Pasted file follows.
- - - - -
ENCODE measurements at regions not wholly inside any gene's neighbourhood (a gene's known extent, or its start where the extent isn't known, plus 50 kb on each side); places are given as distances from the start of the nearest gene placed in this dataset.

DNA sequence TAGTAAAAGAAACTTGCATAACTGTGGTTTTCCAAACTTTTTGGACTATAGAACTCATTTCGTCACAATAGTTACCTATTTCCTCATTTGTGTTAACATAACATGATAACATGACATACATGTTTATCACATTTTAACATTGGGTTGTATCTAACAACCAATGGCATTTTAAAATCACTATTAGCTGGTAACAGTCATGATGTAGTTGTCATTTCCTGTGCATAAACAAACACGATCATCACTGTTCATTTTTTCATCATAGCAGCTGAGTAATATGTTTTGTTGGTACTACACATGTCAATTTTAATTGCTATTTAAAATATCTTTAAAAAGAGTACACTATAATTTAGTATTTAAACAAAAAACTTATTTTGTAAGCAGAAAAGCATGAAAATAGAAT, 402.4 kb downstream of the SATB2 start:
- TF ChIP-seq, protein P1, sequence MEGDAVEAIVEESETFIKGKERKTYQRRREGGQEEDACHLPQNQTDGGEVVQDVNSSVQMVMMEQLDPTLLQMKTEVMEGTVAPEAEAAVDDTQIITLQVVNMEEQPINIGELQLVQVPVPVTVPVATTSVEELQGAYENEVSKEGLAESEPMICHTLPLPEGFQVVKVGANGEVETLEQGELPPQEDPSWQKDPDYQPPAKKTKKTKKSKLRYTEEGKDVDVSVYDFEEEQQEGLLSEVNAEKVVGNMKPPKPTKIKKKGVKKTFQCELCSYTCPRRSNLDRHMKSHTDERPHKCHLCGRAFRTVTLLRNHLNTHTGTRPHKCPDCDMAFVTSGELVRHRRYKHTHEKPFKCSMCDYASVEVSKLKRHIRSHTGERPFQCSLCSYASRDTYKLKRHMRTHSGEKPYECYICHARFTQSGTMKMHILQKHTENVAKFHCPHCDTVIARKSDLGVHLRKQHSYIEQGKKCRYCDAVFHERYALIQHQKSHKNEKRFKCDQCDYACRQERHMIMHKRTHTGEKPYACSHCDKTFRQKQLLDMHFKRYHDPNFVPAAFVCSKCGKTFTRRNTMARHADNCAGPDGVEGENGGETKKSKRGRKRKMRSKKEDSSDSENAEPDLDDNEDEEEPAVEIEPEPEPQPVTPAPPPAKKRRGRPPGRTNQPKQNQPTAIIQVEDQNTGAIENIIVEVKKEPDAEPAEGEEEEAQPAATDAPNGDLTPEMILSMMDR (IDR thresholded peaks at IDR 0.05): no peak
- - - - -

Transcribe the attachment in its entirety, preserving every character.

ENCODE measurements at regions not wholly inside any gene's neighbourhood (a gene's known extent, or its start where the extent isn't known, plus 50 kb on each side); places are given as distances from the start of the nearest gene placed in this dataset.

DNA sequence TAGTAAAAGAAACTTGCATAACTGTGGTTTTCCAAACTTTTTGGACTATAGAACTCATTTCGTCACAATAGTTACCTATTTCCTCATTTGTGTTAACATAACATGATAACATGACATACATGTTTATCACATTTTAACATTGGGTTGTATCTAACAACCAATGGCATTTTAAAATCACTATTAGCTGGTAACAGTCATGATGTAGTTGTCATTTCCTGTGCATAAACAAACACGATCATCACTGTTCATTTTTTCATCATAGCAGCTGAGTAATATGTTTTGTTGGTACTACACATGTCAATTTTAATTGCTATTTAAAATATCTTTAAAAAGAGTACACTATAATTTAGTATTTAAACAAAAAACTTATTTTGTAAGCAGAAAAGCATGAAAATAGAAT, 402.4 kb downstream of the SATB2 start:
- TF ChIP-seq, protein P1, sequence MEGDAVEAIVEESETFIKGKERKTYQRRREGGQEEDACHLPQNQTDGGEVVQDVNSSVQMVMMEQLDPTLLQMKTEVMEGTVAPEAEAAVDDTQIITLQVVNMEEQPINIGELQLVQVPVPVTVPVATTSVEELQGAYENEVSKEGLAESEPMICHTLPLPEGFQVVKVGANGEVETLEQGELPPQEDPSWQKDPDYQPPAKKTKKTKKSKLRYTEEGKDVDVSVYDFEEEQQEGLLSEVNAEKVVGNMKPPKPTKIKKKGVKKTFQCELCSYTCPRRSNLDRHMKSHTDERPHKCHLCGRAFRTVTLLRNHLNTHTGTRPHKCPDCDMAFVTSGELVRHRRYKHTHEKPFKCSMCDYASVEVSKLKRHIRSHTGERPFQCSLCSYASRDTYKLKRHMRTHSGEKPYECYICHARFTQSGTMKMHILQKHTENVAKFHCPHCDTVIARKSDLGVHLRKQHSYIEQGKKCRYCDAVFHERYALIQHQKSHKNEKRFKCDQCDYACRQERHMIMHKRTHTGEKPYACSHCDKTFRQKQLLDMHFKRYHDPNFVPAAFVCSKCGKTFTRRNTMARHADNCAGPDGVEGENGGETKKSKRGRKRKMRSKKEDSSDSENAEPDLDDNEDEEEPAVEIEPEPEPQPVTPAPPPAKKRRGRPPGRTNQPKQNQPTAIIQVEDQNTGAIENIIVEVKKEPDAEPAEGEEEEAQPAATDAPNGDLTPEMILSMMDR (IDR thresholded peaks at IDR 0.05): no peak